William Blake

Thenot and Colinet

1821, reprinted 1977

In Tate Britain

Prints and Drawings Room

View by appointment
William Blake 1757–1827
Wood engraving on paper
Image: 61 × 83 mm
Presented by British Museum Publications Ltd 1977

Display caption

In 1819 Blake was commissioned to illustrate an ‘Imitation’ by Ambrose Philips of a pastoral poem by the Latin poet Virgil, called the First Eclogue. Philips’s reworking was meant to inspire schoolboy poets to emulate the ancient poets. Virgil’s two farmers, the elderly, happy Tityrus and the young, unhappy Meliboeus, become Thenot and Colinet in Philips’s ‘Imitation’. Blake shows Thenot with a beard.

Samuel Palmer described Blake’s wood engravings as ‘ visions of ...corners of Paradise; models of the exquisitest pitch of intense poetry’. The pastoral landscape complements the imagery of Jerusalem.

Gallery label, December 2004

Does this text contain inaccurate information or language that you feel we should improve or change? We would like to hear from you.

Catalogue entry

T02115 [from] Illustrations to Thorton's Pastorals of Virgil: Restrikes 1821/1977 [T02115-T02131; complete]

T02115–31 /-.
Seventeen wood-engravings on Japanese Hosho paper, each sheet approx. 121×153 (4 3/4×6)
Presented by British Museum Publications Ltd through Iain Bain and David Chambers 1977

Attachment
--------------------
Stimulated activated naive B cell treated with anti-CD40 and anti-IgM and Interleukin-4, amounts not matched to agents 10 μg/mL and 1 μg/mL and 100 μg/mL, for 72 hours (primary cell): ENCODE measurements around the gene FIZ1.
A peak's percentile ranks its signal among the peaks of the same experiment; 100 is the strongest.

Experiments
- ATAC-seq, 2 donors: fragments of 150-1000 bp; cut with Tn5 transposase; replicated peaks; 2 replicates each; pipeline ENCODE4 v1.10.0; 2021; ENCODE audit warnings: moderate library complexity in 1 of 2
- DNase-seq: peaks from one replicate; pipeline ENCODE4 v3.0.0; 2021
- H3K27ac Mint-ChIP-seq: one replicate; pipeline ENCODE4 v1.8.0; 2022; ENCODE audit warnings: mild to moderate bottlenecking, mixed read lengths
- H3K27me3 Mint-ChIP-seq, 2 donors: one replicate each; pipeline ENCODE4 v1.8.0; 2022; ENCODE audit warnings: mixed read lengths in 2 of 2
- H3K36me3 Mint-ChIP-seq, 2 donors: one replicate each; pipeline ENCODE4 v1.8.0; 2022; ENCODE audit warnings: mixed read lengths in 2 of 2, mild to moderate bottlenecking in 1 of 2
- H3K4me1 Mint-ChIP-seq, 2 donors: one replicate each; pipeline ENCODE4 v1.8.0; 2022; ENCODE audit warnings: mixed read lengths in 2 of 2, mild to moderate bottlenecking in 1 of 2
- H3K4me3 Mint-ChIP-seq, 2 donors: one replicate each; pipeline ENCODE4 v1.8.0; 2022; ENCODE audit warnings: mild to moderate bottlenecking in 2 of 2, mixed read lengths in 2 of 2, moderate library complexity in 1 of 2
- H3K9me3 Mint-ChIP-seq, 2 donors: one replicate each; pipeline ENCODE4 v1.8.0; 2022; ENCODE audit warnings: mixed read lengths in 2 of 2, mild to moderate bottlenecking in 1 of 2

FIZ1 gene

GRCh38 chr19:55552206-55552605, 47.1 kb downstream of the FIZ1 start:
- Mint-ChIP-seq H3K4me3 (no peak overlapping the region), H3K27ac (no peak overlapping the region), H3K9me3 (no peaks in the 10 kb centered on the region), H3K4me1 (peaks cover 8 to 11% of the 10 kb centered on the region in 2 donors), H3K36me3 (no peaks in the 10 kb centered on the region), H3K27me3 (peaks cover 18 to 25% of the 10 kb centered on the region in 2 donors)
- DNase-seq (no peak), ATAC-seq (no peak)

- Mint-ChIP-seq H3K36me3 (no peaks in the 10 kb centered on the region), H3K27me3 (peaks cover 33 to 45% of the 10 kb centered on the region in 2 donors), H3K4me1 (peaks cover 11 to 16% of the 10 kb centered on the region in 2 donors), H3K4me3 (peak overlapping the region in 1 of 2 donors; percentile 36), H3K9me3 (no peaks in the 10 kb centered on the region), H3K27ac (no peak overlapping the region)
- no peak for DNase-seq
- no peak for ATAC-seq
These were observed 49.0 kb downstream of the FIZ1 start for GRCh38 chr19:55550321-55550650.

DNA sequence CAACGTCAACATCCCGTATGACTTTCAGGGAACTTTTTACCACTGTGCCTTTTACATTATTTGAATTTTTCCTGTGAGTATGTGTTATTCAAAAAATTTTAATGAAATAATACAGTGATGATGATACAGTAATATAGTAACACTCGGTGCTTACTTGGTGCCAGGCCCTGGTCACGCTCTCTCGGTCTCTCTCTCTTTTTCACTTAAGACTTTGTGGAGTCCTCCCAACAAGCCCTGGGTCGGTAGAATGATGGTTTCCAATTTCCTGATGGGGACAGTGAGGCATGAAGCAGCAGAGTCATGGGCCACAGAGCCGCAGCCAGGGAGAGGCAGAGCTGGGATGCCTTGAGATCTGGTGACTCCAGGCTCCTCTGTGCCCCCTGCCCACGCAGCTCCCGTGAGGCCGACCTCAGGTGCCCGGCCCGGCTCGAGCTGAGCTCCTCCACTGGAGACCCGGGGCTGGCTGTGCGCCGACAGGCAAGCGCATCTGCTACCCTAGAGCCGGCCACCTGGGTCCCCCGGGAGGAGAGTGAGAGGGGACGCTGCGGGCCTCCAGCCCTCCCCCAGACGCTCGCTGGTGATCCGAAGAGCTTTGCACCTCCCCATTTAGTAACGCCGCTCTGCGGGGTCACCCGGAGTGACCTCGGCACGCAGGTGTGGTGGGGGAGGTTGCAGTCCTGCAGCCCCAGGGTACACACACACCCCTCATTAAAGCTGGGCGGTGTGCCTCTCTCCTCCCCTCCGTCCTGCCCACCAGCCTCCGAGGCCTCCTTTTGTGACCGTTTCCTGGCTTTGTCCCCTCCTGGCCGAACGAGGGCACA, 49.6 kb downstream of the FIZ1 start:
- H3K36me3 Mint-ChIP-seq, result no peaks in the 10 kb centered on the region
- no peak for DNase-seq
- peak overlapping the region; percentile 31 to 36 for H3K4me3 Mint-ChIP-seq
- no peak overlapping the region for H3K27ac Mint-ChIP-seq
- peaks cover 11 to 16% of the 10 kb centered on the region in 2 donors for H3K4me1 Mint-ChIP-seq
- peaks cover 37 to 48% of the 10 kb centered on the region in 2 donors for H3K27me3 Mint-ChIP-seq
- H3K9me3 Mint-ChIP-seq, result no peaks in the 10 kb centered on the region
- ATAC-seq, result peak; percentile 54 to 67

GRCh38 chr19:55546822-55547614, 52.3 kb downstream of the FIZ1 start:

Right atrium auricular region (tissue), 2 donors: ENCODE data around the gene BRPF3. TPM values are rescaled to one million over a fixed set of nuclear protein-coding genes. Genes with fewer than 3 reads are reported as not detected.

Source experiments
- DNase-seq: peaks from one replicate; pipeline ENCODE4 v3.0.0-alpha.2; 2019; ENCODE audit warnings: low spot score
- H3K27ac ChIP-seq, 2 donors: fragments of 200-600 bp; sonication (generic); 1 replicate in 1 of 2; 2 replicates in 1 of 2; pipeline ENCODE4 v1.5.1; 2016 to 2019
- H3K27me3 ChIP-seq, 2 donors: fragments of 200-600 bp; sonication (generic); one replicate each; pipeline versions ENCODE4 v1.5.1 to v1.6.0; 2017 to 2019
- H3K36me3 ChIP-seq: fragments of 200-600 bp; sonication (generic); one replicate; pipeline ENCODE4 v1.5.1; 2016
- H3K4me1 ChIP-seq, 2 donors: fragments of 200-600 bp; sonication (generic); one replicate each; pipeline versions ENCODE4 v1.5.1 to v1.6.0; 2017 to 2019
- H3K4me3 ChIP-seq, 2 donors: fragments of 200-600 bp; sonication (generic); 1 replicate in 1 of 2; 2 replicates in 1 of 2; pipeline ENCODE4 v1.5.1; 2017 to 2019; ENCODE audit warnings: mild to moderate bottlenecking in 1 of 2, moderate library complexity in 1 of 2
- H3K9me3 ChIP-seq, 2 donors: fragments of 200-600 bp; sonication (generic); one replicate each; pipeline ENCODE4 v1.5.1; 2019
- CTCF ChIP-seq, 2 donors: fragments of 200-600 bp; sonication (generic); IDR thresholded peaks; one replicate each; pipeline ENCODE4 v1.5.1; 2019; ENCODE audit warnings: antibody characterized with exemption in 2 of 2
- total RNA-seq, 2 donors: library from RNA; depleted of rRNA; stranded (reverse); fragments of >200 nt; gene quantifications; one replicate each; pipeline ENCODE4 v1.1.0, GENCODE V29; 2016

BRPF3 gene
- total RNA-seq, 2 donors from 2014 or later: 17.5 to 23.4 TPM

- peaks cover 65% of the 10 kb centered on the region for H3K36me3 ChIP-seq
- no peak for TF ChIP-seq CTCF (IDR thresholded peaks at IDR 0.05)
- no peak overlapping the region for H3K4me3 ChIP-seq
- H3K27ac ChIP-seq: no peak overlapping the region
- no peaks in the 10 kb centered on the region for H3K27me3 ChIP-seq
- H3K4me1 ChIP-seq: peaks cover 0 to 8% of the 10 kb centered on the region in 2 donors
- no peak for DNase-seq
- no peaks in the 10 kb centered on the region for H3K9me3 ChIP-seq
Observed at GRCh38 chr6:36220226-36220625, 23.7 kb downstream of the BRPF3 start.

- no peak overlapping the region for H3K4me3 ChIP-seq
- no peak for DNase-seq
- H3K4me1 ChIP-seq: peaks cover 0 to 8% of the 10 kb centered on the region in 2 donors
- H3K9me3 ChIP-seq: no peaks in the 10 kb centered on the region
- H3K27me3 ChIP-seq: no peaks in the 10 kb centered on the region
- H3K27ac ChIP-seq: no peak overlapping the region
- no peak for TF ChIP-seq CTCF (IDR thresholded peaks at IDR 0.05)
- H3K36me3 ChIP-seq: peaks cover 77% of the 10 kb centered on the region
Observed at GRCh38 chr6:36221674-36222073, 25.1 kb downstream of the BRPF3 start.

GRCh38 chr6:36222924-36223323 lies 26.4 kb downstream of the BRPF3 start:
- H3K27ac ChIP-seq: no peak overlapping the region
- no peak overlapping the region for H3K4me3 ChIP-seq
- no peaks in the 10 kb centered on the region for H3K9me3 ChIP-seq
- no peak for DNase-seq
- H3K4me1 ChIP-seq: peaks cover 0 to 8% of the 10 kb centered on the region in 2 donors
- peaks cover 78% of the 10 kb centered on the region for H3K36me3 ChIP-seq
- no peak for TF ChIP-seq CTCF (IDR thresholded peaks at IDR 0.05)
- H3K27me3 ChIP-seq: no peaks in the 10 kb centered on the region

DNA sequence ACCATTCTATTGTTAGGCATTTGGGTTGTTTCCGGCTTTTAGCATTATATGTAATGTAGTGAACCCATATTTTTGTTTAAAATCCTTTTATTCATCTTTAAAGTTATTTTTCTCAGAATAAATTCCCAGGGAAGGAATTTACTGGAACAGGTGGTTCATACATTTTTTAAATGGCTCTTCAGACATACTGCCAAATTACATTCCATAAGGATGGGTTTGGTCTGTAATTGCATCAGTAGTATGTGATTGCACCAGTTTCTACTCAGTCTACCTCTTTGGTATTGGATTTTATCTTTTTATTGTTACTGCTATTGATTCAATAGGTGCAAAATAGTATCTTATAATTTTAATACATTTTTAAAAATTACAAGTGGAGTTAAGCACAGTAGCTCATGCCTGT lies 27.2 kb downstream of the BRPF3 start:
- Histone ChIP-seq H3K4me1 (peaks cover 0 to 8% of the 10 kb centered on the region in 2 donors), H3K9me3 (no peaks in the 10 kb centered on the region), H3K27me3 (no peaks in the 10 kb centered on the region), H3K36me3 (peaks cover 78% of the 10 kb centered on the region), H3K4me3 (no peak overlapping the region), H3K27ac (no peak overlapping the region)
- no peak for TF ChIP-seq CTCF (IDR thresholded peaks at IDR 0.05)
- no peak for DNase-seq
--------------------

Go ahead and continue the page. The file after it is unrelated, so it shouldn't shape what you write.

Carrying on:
PROVENANCE Printed for the donors 1977
EXHIBITED Tate Gallery 1978 (287–303, repr.)
LITERATURE As for A00111-A00127

Blake's woodblocks for his illustrations to Ambrose Philip's ‘Imitation of Virgil's First Eclogue’ in Dr Thornton's Pastorals of Virgil...Adapted for Schools were acquired by the British Museum in 1939 (1939-14-1-2 to 18). In 1977 one hundred and fifty sets of the seventeen engravings, together with an additional fifty impressions of the larger frontispiece, were printed for the British Museum by Iain Bain and David Chambers. The efforts taken to produce the optimum results are described in their introduction to the publication that goes with the restrikes. Despite some damages and warping certain details and gradations of tone were revealed which had not been picked out either in the early printings or in those from the electrotypes.

T02115 Frontispiece: Thenot and Colinet

Wood-engraving 61×83 (2 7/16×3 1/4)

Published in:
Martin Butlin, William Blake 1757-1827, Tate Gallery Collections, V, London 1990

You might like

In the shop